Women Freed From Prison After Order From Hun Sen

Source: Cambodia Daily | Wed, 16 March 2016, by

Two women who were jailed last week for allegedly breaching a court order related to an ongoing land dispute in Kompong Speu province were freed on Monday night—an hour after Prime Minister Hun Sen called for their release on his Facebook page.

Government officials were quick to defend the premier’s order as an opinion that the court was free to ignore, but critics said the move only served to illustrate Mr. Hun Sen’s expansive powers, further compromising the independence of the judiciary.

You Ran, 51, and Ith Rom, 55, representatives of a community of more than 160 families, have been at the fore of a fight to hold on to about 1,000 hectares of land in Kompong Speu’s Phnom Sruoch district. The pair appeared at the provincial court for questioning on Friday over a complaint filed in 2014 by Chea Kum, who also claims ownership of the land.

Judge Tuon Putheara promptly ordered their arrest and detention at the provincial prison, allegedly for failing to heed a previous summons.

“It is very disappointing that the Kompong Speu Provincial Court detained two representatives of the people,” Mr. Hun Sen wrote on his Facebook page shortly after 9 p.m. on Monday. “I order the provincial governor to work with the court overnight in order to bail them out.”

“My two sons Hun Manith and Hun Many are traveling to Kompong Speu province to help people in this case,” he added. “I hope that the prosecutor will allow both people to stay outside the prison. If you do not trust them, please detain my sons instead of them.”

Court officials could not be reached on Tuesday. Ung Somrith, provincial coordinator for rights group Licadho, said the women were set free between 10 and 11 p.m. on Monday.

“Just after Samdech Hun Sen posted on his Facebook, the deputy prosecutor took action and decided to release the two women,” he said.

Speaking from her home on Tuesday, Ms. Ran said she was glad to be free again, but should have never been imprisoned in the first place.

“I am happy that Samdech intervened to release us,” she said. “We shouldn’t have been detained because…the court conspired with authorities to let a businessperson take our land and arrest us.”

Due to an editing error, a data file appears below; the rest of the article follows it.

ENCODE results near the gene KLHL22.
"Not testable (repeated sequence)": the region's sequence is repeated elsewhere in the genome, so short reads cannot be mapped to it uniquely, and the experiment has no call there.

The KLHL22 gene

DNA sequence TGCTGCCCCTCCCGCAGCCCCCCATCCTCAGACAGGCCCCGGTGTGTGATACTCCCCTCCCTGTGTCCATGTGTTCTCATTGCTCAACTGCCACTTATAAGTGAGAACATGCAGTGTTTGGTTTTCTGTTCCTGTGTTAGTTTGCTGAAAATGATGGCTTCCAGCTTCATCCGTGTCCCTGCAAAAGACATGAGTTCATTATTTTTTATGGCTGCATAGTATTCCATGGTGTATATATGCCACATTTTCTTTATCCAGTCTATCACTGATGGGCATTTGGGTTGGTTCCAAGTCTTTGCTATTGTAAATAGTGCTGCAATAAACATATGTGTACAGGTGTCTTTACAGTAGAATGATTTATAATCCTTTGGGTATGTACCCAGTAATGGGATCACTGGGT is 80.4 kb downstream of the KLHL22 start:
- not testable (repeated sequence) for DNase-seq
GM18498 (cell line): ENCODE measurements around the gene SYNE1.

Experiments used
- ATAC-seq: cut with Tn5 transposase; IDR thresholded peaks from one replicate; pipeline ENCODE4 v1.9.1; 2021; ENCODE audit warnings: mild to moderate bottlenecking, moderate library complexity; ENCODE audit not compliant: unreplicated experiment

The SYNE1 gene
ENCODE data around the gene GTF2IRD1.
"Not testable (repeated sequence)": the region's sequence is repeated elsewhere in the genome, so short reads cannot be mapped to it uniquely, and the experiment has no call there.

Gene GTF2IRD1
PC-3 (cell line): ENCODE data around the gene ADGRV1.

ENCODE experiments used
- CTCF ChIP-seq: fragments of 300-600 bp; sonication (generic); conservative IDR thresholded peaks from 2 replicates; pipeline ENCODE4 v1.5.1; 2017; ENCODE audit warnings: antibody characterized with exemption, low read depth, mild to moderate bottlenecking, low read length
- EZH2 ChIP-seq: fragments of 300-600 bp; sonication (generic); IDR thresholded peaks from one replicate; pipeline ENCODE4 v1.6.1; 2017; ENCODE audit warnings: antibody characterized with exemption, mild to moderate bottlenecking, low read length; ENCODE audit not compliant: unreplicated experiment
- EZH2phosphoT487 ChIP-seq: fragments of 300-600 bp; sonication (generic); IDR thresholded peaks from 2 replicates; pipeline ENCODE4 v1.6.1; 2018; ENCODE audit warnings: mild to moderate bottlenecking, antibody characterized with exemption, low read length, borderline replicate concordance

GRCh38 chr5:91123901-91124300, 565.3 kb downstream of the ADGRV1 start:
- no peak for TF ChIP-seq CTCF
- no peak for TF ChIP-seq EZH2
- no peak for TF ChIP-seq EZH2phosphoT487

The prime minister’s order to release the women seemed to contradict his professed inability to intervene in court cases. Days after the issue of political prisoners was raised during a meeting between Mr. Hun Sen and U.S. President Barack Obama in November 2012, the prime minister used a speech to explain the limits of his power.

“There were suggestions that I intervene to release prisoners. If I did so, I would be what you have alleged,” he said at the time, addressing unnamed critics.

“You alleged that I was in control of the court, an institution that has its own independence; that would be asking me to commit against the law,” he said.

“Asking me to release this or that prisoner, but how can I do that, since the court is independent? We commit crimes, the court convicts. Nobody is above the law.”

Justice Ministry spokesman Chin Malin insisted on Tuesday that the Kompong Speu court had come to its own decision to release the women, and that Mr. Hun Sen had the right to express his opinions about the case.

“In fact, it’s just an opinion from Samdech Prime Minister—or a concern—it’s not an order,” he said.

“There’s no law to say the prime minister having an opinion is wrong, because it is up to the court to decide; it’s not the right of the prime minister. If the prime minister directs the court, that’s against the law.”

Mr. Malin conceded, however, that the opinions of Mr. Hun Sen held more weight than those of the average citizen.

“The court worked…faster because the prime minister’s opinion is more pressing than other—normal people’s—opinions,” he said.

Phil Robertson, deputy director of Human Rights Watch’s Asia division, said the notion that the courts might defy an order from the prime minister was nonsense.

“There is no doubt that Hun Sen can get whatever he wants, whenever he wants from Cambodia’s pliable courts, as many rights activists and opposition politicians have learned after being hauled into court on trumped up charges,” Mr. Robertson said in an email.

“At the end of the day, no judge in Cambodia would dare to question a direct order from Hun Sen, that’s just the political reality,” he said.

“What it shows is the so-called independence of the Cambodian judiciary is a sham and protestations by Hun Sen and other CPP officials about preserving judicial independence is a charade.”

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